PAUL: If the site is relatively flat and the brief calls for a very simple, cost-effective solution that resembles closely conventional domestic construction methods, i.e. double brick, pitched roof with 2.4m high ceilings, then the cost benefit of using a project home builder/designer would be difficult to go past.
If you have a challenging site, a complex brief or require an individual/unique design response which may not follow conventional domestic construction, then an architect may potentially offer greater benefit.

HOUSE NERD: How much can you expect to pay for an architect to design your home? Will you pay more for a qualified architect over a designer? What things factor into the variations in cost?
PAUL: Architects’ fees vary considerably based on their time and the services they are providing. I have not had any personal experience with a building designer to be able to comment whether or not you will pay more or less, however some designers are highly regarded and as a result, they may cost just as much, if not more than some architects. Architects generally charge based on time so the more time they are required to spend on the project the greater the fee. Some clients have had previous experience in home design and building and therefore may not require as much of the architects time as some other clients. Some clients may choose not to engage the architect to supervise the construction process and elect to supervise the construction themselves to save money.

ABOVE: Cedar House by Craig Steere Architects. Angus Martin Photography.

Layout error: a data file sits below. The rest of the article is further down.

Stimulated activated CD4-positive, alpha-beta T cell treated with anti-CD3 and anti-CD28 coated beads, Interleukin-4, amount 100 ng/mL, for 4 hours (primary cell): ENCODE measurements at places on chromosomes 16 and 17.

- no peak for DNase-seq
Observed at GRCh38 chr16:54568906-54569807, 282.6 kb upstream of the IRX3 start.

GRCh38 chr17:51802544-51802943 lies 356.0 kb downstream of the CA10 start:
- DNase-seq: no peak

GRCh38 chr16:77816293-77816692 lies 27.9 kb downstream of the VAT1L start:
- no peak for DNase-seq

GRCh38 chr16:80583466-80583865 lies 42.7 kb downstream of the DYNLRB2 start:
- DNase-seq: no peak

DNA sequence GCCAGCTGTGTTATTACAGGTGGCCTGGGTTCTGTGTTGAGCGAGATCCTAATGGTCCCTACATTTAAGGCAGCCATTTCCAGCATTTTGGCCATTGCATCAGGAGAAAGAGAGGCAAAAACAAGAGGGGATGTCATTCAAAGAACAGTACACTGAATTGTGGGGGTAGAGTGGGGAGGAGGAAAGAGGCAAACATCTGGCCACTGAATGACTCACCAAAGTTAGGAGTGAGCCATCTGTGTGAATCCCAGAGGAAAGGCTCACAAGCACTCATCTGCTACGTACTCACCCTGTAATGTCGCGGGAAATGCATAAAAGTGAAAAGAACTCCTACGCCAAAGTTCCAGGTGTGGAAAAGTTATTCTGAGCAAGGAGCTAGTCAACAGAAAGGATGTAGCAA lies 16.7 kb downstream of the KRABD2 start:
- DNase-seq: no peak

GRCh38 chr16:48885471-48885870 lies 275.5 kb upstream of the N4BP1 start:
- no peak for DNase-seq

ABOVE: Architecture doesn't have to mean big. This tiny 36sqm apartment was redesigned by Anthony Hines. You can see more of his clever design here.

ABOVE: Anthony Hines.

HOUSE NERD: So you have decided an architect is the right choice for you - how can you choose the right one for your project?
PAUL: Meet with a few different architects, view their previous work and speak to their previous clients. Choose an architect with a personality, manner and approach you feel most comfortable with, not just on their great design ability. The design and construction process can take a number of years to complete and you will have to deal with them on a regular basis throughout this process so if there is a personality clash, then it is not going to be a very positive experience for all concerned!

Thank you Paul!


Looking for something to do in Perth this week? Architecture Week is now on until the 25th of October and there are three events on over the next few days. The Eames Chair one is calling my name.

Last night was the Perth Party, which celebrates the opening of Architecture Week and reveals Augmented Australia’s chosen 11 contemporary, unbuilt projects which will be constructed at the 2014 Venice Architecture Biennale – the biggest celebration of architecture in the world. It was at the party that WA architecture firm felix._Giles_Anderson+Goad (yep, their business name is as creative as they are) was named as the creative team behind Australia’s contribution to the Biennale. Yay WA!

When they are in Venice, felix._Giles_Anderson+Goad will bring to virtual life their projects – including a war memorial, a jewel cave, and an inner-city cathedral - through smart phone triggers that are set into marker poles. Once these are activated, the smartphone app will become a portal to a virtual 3D world of images, models and animations. I don't really understand how this works, but to me this makes it sound like it will like Inception, with less explosions.

12 - 12.30pm, Wednesday 23 October
Hyatt Regency
A networking lunch and panel centred on the topic of Building Information Modelling.

Thursday 24 October
The Bakery
3 Over/4 Under is an annual architectural forum featuring three established and four emerging architectural practices that will discuss opinions, concepts and design strategies through a series of short presentations.

MOVIE NIGHT: Eames the Painter and Architect
8pm, Friday 25 October
State Library of Western Australia
Discover the personal story of America’s most influential and important industrial designers, husband and wife team Charles and Ray Eames. I really hope they put out a ton of Eames chairs for everyone to sit on for this movie. Bags a rocker. Maya x